A court may also consider the employee's attempt to make her concerns public along with the employee's motivation in speaking. See id. at 754; Vila, 484 F.3d at 1339. However, “a court cannot determine that an utterance is not a matter of public concern solely because the employee does not air the concerns to the public.” See Morgan, 6 F.3d at 754 n. 5; see also Kurtz v. Vickrey, 855 F.2d 723, 727 (11th Cir.1988) (“[F]ocusing solely on [an employee's efforts to communicate her concerns to the public], or on the employee's motivation, does not fully reflect the Supreme Court's directive that the content, form, and context of the speech must all be considered.”). Thus, whether the speech at issue was communicated to the public or privately to an individual is relevant—but not dispositive.
* * *
Given Appellants' heavy reliance on Lane, we think a quick word on that case's impact on our precedent is in order. Lane focuses on the “citizen” aspect of the Garcetti analysis. In Lane, the Court held that the First Amendment “protects a public employee who provide[s] truthful sworn testimony, compelled by subpoena,” where testifying in court proceedings is outside the scope of the employee's “ordinary job responsibilities.” Lane, 134 S.Ct. at 2374–75. In so holding, the Court relied specifically on the nature of compelled testimony. Id. at 2379–80. It found that any obligations an employee may have, as an employee, to her government employer are “distinct and independent from the obligation, as a citizen, to speak the truth” when offering sworn testimony in judicial proceedings. Id. at 2378–79 (noting “the obligation borne by all witnesses testifying under oath”). This “independent obligation” rendered the employee's sworn testimony “speech as a citizen and set[ ] it apart from speech made purely in the capacity of an employee.” Id. at 2379.
The Court's holding in Lane is a narrow one. Because it was “undisputed that [the employee's] ordinary job responsibilities did not include testifying in court proceedings,” the Court “decide[d] only whether truthful sworn testimony that is not a part of an employee's ordinary job responsibilities is citizen speech on a matter of public concern.” Id. at 2378 n. 4. Lane reinforces Garcetti's holding that a public employee may speak as a citizen even if his speech involves the subject matter of his employment and clarifies the critical inquiry for retaliation claims. See Lane, 134 S.Ct. at 2379. The Court's repeated use of the term “ordinary” in reference to the phrase “job duties,” see, e.g., id. at 2375, 2377–78, and its confirmation that speech that merely concerns information acquired in the course of employment is not “employee speech” narrowed the field of employee speech left unprotected by Garcetti—but this is not a substantial shift in the law. It is, if anything, a slight modification and a useful clarification.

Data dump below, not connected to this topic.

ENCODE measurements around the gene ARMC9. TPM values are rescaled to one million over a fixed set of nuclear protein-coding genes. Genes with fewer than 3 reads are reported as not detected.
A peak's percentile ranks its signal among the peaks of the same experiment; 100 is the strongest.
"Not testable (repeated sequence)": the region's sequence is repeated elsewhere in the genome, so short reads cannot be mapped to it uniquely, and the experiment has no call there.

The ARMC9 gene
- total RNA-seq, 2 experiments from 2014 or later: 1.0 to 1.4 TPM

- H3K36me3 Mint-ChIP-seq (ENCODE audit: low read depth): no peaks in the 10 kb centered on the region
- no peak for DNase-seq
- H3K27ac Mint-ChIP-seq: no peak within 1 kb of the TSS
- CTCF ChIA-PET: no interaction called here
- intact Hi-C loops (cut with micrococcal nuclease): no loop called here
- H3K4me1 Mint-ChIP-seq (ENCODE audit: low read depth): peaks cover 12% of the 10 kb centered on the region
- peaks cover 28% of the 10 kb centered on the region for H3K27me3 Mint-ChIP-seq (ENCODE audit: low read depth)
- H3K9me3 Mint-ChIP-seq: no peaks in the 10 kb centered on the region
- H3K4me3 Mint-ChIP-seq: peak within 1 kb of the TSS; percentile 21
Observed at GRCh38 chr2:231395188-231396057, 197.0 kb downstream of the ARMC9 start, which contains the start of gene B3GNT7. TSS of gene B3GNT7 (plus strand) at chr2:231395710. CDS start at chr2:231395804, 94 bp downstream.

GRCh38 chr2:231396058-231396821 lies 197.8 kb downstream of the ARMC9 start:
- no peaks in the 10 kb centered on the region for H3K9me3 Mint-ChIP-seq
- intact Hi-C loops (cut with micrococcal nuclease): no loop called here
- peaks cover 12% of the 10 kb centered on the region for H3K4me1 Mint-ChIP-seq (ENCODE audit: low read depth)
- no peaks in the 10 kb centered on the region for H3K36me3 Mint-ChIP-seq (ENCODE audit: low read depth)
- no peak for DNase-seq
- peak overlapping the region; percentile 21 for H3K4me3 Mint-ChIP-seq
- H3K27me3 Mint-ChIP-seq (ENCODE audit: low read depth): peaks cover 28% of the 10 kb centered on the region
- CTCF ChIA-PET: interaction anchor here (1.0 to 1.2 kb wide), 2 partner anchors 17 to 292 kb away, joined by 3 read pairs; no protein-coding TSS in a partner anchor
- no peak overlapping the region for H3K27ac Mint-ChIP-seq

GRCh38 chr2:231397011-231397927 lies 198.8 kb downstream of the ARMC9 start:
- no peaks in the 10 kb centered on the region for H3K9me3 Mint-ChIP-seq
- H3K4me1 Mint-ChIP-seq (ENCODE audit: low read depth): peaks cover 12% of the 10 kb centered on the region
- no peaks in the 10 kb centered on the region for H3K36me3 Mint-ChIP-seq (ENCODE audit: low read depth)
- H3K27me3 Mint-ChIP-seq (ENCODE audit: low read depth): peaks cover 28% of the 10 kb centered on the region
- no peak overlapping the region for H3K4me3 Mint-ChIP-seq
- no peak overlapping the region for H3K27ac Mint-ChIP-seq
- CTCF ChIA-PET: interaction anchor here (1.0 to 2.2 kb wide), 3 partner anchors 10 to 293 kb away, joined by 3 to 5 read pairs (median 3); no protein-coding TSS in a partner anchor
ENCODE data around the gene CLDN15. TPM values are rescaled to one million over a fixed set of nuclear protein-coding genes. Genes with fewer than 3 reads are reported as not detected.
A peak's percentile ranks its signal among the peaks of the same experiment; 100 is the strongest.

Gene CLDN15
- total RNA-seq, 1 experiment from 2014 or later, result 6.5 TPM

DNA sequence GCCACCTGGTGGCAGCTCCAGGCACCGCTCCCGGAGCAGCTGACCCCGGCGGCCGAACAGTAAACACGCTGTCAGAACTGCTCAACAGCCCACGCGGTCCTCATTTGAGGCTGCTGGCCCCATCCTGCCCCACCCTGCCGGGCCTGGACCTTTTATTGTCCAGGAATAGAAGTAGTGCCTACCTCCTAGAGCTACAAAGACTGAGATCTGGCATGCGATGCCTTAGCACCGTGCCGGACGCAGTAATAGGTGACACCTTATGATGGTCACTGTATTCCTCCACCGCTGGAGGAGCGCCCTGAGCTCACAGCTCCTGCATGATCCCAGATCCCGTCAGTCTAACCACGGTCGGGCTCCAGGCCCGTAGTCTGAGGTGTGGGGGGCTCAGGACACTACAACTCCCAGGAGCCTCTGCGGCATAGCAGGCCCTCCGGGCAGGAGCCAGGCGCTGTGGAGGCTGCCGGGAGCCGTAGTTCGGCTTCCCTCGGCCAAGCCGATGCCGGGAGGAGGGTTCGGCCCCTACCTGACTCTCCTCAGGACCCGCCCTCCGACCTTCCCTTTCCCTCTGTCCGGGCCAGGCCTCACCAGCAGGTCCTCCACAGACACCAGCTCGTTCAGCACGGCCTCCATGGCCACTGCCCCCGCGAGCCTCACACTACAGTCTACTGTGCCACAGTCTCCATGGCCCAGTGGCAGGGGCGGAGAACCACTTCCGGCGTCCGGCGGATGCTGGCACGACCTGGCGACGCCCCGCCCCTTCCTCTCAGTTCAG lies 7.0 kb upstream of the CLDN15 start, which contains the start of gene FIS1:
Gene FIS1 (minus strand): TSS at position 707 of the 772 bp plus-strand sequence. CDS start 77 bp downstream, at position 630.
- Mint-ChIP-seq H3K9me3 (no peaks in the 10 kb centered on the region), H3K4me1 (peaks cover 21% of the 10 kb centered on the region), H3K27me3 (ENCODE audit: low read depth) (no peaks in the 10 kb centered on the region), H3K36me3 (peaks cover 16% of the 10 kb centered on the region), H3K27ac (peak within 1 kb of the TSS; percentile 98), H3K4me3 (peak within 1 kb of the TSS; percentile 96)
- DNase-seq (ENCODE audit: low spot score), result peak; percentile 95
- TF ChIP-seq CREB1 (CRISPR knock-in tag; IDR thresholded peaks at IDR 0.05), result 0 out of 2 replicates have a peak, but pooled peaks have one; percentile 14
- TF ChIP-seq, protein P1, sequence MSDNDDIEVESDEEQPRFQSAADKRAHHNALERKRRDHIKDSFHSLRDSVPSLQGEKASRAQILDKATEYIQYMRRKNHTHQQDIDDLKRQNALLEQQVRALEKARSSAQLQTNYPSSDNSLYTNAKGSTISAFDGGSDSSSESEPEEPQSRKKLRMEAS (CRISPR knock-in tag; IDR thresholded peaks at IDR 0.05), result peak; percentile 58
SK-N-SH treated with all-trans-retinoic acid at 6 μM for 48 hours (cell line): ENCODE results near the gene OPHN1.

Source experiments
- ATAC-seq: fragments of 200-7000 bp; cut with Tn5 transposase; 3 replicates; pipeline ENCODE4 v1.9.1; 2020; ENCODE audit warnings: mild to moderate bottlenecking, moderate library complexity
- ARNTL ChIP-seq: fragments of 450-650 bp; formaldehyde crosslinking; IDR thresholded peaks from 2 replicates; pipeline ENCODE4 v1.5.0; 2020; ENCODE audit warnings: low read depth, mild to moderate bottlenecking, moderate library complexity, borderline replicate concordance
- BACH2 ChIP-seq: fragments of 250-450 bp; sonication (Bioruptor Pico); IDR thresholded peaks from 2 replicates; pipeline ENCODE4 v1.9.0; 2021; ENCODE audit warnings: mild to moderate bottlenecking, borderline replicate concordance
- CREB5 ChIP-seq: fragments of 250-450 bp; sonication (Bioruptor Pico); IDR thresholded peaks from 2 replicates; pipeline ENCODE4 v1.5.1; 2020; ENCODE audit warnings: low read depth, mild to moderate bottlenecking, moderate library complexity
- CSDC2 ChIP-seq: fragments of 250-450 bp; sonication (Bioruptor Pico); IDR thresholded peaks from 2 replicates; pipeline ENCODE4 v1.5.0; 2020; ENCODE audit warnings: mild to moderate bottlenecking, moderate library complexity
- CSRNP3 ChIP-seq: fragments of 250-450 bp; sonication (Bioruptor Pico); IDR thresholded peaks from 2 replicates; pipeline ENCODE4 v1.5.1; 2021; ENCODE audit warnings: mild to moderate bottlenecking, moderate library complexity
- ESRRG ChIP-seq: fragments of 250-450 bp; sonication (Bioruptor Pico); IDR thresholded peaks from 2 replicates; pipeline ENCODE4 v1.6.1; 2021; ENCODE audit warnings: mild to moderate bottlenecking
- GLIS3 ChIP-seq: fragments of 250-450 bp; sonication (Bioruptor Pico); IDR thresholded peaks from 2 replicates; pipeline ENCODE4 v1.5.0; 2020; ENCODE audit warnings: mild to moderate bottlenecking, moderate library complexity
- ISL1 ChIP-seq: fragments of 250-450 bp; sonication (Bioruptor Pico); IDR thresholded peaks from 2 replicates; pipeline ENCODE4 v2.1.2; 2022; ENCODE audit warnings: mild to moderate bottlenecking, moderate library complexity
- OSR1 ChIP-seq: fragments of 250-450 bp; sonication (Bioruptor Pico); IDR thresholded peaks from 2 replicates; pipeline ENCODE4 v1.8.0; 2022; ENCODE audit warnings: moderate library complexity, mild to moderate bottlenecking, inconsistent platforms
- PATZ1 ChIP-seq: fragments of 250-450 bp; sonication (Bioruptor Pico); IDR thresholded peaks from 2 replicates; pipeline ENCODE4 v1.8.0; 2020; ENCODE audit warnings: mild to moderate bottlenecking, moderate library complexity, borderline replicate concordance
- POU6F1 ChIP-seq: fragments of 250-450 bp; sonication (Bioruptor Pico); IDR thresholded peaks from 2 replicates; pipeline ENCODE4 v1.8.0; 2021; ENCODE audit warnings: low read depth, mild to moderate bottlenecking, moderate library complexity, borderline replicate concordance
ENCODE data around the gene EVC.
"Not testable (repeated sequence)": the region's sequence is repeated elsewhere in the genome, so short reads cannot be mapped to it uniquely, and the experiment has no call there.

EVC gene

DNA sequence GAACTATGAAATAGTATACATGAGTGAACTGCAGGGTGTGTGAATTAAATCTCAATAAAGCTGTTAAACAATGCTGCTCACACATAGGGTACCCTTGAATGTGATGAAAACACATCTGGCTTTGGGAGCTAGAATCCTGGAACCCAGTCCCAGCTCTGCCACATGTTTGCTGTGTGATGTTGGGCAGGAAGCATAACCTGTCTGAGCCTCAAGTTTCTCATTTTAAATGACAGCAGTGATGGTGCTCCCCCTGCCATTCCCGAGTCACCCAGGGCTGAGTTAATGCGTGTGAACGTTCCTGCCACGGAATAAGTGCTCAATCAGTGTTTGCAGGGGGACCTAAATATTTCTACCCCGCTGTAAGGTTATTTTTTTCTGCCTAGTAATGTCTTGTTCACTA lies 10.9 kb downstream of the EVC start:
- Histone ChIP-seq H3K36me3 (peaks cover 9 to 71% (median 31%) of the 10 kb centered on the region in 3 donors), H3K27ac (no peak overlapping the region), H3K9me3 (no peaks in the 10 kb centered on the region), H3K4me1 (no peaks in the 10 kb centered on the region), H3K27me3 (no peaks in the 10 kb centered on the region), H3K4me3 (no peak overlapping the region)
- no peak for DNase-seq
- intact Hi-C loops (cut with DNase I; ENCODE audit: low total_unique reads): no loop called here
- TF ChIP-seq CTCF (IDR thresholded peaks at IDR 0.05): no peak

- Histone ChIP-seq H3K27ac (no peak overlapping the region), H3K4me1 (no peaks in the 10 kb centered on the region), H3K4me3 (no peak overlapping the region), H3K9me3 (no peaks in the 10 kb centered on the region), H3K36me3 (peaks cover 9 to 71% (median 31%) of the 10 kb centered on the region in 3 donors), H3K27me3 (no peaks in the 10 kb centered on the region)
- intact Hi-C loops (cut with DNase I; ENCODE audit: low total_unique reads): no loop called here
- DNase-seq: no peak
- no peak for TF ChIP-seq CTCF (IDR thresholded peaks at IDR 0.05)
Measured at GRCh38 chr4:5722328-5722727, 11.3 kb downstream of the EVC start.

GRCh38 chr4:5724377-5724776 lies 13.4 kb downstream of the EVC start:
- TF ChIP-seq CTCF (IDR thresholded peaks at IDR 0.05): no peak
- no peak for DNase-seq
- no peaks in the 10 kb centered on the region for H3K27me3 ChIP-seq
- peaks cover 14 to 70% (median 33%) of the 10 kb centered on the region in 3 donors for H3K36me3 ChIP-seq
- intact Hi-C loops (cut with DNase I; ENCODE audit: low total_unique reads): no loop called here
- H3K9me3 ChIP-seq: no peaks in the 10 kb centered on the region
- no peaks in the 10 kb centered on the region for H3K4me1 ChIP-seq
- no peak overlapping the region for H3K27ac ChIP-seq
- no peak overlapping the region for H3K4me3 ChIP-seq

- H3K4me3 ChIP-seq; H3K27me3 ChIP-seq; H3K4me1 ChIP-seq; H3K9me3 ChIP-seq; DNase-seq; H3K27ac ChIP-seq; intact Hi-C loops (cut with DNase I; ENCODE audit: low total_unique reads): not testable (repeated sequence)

Here, Appellants challenge the district court's determination that they spoke as employees on matters related to the mission of their public employer—and not as citizens on matters of public concern. They offer three main reasons why their Memorandum constitutes protected speech: (1) Appellants took action that was not required by any job duty; (2) the Memorandum's protests impacted matters of public concern, including “the safety and well-being of students” and “client care”; and (3) Appellants directed their concerns to persons “well outside [their] chain of command.” Appellees counter that Appellants' speech owed its existence to Appellants' ordinary job duties and that the Memorandum was nothing more than an internal complaint submitted to Dr. Lee–Barber's supervisors complaining about Dr. Lee–Barber's managerial style. We find that Appellants spoke as employees about matters of only personal interest, and their speech is therefore beyond the protection of the First Amendment.
We first look to whether Appellants spoke as citizens or as employees. See Garcetti, 547 U.S. at 418, 126 S.Ct. at 1958; Boyce, 510 F.3d at 1342. According to Appellants, their speech owed its existence to their job responsibilities only to the extent that they would not otherwise have been in a position to know of the matters about which they complained. They argue that their ordinary job duties did not include raising ethical issues, protesting their supervisor's professional incompetence “in the area of mandated assessments,” or critiquing the Center's operations. Appellants contend that individual counseling was their “primary job,” and, while certain Appellants had “limited administrative/supervisory duties,” Appellants were not charged with “ultimate responsibility of the Center's programs” and were not “ultimately responsible for its operations.” In short, Appellants argue that because they were not paid to offer a referendum on Dr. Lee–Barber's management or the Center's operations, their Memorandum does not amount to employee speech. Cf. Garcetti, 547 U.S. at 421–22, 126 S.Ct. at 1959–60.
As the Supreme Court observed in Garcetti, formal job descriptions “often bear little resemblance to the duties an employee actually is expected to perform.” Id. at 424–25, 126 S.Ct. at 1962. Instead, Garcetti and its progeny require a “functional review” of an employee's speech in relation to her duties or responsibilities. See Abdur–Rahman, 567 F.3d at 1285. Here, Appellants claim that their only employment duties related to individual counseling and some administration and supervision. These duties, as described by Appellants, can be read narrowly so as not to mandate the act of speaking, but such a reading would disregard the actual activities engaged in by Appellants at the Center as well as the purpose served by the Memorandum.